SUPPORT FILMTRACKS! WE EARN A
COMMISSION ON WHAT YOU BUY:
Amazon.com
Amazon.co.uk
eBay
Amazon.ca
Glisten Effect
Editorial Reviews
Scoreboard Forum
Viewer Ratings
Composers
Awards
   NEWEST MAJOR REVIEWS:
     1. Clouds
    2. Enola Holmes
   3. Mulan
  4. Tenet
 5. The One and Only Ivan
6. Project Power


   CURRENT BEST-SELLING SCORES:
       1. Godzilla: King of the Monsters
      2. Romeo and Juliet
     3. The Monkey King
    4. John Williams in Vienna
   5. Space Battleship Yamato
  6. Willow
 7. Ready Player One
8. Ghostbusters
   CURRENT MOST POPULAR REVIEWS:
         1. How to Train Your Dragon
        2. Nightmare Before Christmas
       3. Gladiator
      4. Alice in Wonderland
     5. Harry Potter: Sorcerer's Stone
    6. Superman
   7. LOTR: Return of the King
  8. Titanic
 9. Raiders of the Lost Ark
10. Joker
Home Page
Menu Options ▼

Edit | Delete
Re: What is "Beowulf"?
• Posted by: James   <Send E-Mail>
• Date: Sunday, January 13, 2002, at 9:13 a.m.
• IP Address: dal-tgn-tvo-vty30.as.wcom.net
• In Response to: Re: What is "Beowulf"? (Ian)

Yeah, there isn't any visible influence to me (only thematic strands that are common in many epics) The LOTR (actually the hobbit) started as bedtime stories for Tolkiens son, only later did he write it down. I read that the LOTR was somewhat of a reaction to C.S. Lewis's stories which were loaded with christian themes and symbolism. Tolkien wanted to show that it was possible to create a strong "mythological" cycle without relying on Christian symbolism (I think it worked) I don't see any significant likenesses between Beowulf and LOTR, I don't think Tolkien intended any either.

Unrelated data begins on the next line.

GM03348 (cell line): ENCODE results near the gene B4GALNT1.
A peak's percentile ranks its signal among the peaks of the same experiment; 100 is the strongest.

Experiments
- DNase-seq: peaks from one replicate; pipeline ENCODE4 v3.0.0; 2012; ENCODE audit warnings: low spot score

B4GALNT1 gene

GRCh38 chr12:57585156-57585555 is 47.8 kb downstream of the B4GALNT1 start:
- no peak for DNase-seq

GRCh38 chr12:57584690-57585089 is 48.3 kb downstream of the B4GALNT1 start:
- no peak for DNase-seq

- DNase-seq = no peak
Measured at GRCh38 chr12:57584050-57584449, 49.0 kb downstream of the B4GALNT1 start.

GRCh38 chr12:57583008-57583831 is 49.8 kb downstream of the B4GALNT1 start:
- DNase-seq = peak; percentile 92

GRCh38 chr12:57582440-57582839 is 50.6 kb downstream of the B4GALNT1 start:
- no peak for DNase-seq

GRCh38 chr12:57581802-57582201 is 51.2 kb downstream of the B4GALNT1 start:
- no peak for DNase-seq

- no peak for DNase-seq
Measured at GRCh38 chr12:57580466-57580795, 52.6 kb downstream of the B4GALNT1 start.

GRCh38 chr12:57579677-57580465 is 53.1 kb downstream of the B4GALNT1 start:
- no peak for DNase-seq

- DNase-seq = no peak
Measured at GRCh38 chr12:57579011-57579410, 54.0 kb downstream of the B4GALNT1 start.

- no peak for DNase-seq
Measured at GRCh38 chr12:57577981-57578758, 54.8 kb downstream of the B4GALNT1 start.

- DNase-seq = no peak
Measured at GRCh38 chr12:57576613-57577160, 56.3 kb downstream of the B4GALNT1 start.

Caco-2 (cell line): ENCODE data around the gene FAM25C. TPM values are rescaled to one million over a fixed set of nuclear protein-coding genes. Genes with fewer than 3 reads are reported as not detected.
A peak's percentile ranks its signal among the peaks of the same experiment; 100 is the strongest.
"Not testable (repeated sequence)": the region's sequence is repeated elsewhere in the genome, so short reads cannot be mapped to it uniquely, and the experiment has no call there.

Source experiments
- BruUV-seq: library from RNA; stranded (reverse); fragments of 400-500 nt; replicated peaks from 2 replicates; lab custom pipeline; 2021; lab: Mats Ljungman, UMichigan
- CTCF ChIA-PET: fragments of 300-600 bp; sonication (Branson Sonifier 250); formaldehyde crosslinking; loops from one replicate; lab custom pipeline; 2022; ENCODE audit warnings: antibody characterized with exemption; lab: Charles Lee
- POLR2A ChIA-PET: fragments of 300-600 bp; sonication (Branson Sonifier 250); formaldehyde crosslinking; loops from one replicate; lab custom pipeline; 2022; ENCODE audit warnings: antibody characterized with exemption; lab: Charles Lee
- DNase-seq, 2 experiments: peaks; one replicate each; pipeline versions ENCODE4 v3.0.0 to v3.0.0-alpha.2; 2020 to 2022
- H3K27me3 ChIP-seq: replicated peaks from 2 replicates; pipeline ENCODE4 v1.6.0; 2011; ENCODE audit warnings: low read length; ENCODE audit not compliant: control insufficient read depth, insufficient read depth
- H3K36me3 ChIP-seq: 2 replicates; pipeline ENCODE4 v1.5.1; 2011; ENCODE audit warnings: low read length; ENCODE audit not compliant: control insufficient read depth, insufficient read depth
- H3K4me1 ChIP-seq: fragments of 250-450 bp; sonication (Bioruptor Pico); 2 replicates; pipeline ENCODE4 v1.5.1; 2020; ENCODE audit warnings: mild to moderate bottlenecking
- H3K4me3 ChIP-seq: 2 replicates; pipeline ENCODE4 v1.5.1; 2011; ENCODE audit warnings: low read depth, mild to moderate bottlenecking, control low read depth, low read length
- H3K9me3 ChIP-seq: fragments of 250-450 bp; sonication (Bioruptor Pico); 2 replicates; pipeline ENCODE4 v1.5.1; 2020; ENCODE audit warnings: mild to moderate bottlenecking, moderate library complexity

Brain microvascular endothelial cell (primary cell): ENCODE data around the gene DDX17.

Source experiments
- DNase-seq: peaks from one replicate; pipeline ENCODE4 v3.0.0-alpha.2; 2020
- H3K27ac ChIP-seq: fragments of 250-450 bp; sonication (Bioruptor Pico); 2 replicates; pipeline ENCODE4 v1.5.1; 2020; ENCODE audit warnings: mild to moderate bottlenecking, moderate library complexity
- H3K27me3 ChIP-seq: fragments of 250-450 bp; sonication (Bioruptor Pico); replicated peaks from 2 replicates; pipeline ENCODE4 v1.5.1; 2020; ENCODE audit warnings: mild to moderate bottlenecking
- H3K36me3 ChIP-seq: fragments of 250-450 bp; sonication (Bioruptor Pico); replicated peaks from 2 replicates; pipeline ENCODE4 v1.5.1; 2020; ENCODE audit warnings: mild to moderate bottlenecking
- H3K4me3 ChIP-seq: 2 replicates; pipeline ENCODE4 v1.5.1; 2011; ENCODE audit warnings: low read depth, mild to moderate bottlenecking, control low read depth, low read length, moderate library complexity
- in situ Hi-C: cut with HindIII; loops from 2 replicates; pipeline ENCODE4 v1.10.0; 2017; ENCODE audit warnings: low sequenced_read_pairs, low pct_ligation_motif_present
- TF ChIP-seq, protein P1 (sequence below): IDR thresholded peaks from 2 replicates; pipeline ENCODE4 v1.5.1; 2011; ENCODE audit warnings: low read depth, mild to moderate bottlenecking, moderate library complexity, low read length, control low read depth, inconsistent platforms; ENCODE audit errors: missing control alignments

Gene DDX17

> I don't see the resemblance (besides glancing ones) between Beowulf and
> LOTR. The heroes are completely different, the situations and enemies are
> polar, and the execution (epic poem vs. epic prose) is divergent. One
> could make the case that Tolkien was influenced by Beowulf, since he's the
> first scholar not to take it literally, but then, Beowulf is the basis for
> many of English's traditions. Somewhere I read that Tolkien's original
> idea for the books was to create a uniquely British fantasy history,
> seeing as most of their culture is imported, but instead created a whole
> new genre of fiction.




Comments in this Thread:     Expand >>


Copyright © 1998-2021, Filmtracks Publications. All rights reserved.
The reviews and other textual content contained on the filmtracks.com site may not be published, broadcast,
rewritten or redistributed without the prior written authority of Christian Clemmensen at Filmtracks Publications. Scoreboard created 7/24/98 and last updated 4/25/15.